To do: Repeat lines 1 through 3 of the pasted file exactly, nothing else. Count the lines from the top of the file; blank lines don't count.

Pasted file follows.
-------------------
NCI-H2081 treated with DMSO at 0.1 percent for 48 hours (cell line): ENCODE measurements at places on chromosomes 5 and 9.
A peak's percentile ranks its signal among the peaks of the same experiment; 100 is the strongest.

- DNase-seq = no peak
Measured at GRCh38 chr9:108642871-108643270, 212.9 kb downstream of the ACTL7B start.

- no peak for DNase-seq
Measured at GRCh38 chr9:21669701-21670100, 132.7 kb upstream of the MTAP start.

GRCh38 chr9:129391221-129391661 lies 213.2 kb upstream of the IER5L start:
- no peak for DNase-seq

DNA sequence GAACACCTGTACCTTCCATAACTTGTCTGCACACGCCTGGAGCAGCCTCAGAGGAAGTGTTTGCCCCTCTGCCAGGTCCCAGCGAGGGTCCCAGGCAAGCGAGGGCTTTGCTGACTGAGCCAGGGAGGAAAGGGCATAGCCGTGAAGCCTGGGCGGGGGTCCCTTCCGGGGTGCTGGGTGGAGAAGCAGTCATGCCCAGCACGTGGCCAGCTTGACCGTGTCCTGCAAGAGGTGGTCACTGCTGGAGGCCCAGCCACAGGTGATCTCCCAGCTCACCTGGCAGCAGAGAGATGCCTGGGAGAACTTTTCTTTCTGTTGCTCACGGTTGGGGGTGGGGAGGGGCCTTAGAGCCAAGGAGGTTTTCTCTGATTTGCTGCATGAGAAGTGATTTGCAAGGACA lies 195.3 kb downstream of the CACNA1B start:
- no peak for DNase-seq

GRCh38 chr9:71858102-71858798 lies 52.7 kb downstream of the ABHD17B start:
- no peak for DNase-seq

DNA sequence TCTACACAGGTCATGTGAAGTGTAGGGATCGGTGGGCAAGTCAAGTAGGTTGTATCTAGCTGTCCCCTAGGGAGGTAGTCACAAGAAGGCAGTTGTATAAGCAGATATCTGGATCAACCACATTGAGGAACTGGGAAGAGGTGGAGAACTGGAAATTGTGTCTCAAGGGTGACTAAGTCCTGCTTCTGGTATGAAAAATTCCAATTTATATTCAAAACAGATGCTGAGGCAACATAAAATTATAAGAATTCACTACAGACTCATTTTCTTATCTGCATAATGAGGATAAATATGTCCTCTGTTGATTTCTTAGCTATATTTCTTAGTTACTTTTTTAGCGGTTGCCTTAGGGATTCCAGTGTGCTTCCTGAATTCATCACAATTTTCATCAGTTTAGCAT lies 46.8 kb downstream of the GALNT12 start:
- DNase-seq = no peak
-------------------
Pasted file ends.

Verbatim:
NCI-H2081 treated with DMSO at 0.1 percent for 48 hours (cell line): ENCODE measurements at places on chromosomes 5 and 9.
A peak's percentile ranks its signal among the peaks of the same experiment; 100 is the strongest.

- DNase-seq = no peak